State Actors as First Amendment Speakers

67 Pages Posted: 3 Oct 2005

See all articles by Dave Fagundes

Dave Fagundes

Emory University School of Law


Can the First Amendment serve as a source of protection for the speech of state actors? This issue - which courts have often considered but never satisfactorily resolved - arises where one sovereign attempts to limit the speech of another, or where a state actor seeks to take advantage of a statute or common-law rule designed to safeguard constitutional speech interests. I first examine this issue in light of constitutional text, history, and theory, concluding that none of these sources on its own can provide a complete solution. I thus suggest a hybrid approach that draws from two strains of extant constitutional theory, arguing that government speech can lay claim to constitutional protection only where the expressive conduct at issue is intrinsic to the public function of the entity speaking and where that conduct furthers the values of democratic self-government that animate the First Amendment.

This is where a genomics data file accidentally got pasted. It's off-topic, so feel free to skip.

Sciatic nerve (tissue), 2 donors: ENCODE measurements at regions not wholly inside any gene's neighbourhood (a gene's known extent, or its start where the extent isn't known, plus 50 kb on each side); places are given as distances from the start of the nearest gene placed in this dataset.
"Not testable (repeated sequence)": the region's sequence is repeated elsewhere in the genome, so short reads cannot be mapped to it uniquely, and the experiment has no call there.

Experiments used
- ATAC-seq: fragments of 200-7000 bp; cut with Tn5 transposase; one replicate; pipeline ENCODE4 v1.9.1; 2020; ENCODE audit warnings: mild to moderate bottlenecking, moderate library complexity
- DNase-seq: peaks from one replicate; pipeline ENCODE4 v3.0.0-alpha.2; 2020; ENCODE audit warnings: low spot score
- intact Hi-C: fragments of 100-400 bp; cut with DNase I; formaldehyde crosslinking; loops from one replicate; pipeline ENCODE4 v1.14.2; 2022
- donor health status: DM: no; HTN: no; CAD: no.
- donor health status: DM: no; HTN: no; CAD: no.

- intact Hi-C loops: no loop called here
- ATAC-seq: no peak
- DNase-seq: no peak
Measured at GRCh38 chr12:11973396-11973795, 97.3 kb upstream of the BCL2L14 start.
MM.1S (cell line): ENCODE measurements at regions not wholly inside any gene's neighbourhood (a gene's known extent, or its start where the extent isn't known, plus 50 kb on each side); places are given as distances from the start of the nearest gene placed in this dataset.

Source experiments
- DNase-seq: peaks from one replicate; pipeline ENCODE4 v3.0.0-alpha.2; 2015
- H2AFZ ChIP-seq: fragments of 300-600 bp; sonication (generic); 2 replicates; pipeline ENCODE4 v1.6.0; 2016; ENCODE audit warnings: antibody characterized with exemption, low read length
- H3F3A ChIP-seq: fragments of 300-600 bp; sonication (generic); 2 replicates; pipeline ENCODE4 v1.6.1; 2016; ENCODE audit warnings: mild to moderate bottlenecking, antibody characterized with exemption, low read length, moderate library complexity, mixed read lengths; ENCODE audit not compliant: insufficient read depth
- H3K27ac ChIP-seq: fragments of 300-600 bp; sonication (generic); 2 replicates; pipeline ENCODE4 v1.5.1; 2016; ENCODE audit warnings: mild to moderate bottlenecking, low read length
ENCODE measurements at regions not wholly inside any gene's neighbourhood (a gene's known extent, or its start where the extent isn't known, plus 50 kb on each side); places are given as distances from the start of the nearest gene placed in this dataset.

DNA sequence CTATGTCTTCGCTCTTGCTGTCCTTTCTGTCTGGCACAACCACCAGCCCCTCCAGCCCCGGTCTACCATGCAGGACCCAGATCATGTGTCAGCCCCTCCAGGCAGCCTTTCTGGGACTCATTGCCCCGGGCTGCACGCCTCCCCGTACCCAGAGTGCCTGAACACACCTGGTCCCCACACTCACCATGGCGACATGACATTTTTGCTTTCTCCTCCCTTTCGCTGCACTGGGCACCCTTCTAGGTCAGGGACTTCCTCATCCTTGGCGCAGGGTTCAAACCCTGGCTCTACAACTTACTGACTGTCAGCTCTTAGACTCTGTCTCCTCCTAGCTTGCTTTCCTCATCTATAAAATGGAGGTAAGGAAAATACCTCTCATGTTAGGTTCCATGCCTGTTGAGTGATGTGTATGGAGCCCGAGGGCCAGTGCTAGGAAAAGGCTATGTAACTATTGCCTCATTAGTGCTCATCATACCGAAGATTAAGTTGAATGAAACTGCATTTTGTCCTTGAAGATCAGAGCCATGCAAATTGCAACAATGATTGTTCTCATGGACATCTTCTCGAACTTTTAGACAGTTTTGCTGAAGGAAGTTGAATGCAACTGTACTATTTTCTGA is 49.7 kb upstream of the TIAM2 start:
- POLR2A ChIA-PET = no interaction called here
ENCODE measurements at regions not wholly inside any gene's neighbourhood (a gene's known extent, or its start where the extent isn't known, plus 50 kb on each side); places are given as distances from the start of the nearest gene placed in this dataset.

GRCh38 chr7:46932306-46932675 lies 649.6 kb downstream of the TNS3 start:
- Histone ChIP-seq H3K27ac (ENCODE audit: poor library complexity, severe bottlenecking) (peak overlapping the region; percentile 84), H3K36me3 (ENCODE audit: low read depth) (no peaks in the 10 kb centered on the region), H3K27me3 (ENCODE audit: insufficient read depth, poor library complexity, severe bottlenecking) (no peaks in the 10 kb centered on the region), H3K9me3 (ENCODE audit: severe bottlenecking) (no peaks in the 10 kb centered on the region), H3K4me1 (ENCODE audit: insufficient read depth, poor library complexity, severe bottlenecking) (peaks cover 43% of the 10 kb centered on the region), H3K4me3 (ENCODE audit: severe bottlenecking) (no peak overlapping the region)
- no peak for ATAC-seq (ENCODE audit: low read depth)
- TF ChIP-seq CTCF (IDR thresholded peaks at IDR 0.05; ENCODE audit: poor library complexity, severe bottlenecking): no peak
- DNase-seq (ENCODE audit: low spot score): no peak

Keywords: Constitutional law, First Amendment, Government Speech, Legal status

Suggested Citation

Fagundes, Dave, State Actors as First Amendment Speakers. Northwestern University Law Review, Vol. 100, 2006, Available at SSRN:

Dave Fagundes (Contact Author)

Emory University School of Law ( email )

1301 Clifton Road
Atlanta, GA 30322
United States

Do you have a job opening that you would like to promote on SSRN?

Paper statistics

Abstract Views
PlumX Metrics